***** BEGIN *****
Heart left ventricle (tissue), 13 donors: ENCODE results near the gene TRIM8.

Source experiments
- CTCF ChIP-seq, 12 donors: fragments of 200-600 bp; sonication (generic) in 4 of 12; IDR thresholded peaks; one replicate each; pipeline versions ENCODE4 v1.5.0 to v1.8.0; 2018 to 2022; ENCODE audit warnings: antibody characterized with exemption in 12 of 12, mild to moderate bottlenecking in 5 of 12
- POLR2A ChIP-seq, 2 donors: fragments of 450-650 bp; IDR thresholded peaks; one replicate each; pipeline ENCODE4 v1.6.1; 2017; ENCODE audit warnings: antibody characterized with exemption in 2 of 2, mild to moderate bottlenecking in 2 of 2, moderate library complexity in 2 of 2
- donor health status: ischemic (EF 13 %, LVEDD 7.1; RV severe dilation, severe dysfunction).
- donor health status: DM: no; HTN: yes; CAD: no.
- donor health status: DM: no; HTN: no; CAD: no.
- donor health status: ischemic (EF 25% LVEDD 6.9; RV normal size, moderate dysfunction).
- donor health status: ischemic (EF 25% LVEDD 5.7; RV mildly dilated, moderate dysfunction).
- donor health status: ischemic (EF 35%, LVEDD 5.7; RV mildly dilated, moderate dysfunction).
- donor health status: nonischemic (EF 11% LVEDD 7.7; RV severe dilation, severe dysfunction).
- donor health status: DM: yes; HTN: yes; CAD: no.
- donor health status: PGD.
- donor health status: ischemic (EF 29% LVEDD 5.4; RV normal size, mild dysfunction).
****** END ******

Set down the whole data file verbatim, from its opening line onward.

Heart left ventricle (tissue), 13 donors: ENCODE results near the gene TRIM8.

Source experiments
- CTCF ChIP-seq, 12 donors: fragments of 200-600 bp; sonication (generic) in 4 of 12; IDR thresholded peaks; one replicate each; pipeline versions ENCODE4 v1.5.0 to v1.8.0; 2018 to 2022; ENCODE audit warnings: antibody characterized with exemption in 12 of 12, mild to moderate bottlenecking in 5 of 12
- POLR2A ChIP-seq, 2 donors: fragments of 450-650 bp; IDR thresholded peaks; one replicate each; pipeline ENCODE4 v1.6.1; 2017; ENCODE audit warnings: antibody characterized with exemption in 2 of 2, mild to moderate bottlenecking in 2 of 2, moderate library complexity in 2 of 2
- donor health status: ischemic (EF 13 %, LVEDD 7.1; RV severe dilation, severe dysfunction).
- donor health status: DM: no; HTN: yes; CAD: no.
- donor health status: DM: no; HTN: no; CAD: no.
- donor health status: ischemic (EF 25% LVEDD 6.9; RV normal size, moderate dysfunction).
- donor health status: ischemic (EF 25% LVEDD 5.7; RV mildly dilated, moderate dysfunction).
- donor health status: ischemic (EF 35%, LVEDD 5.7; RV mildly dilated, moderate dysfunction).
- donor health status: nonischemic (EF 11% LVEDD 7.7; RV severe dilation, severe dysfunction).
- donor health status: DM: yes; HTN: yes; CAD: no.
- donor health status: PGD.
- donor health status: ischemic (EF 29% LVEDD 5.4; RV normal size, mild dysfunction).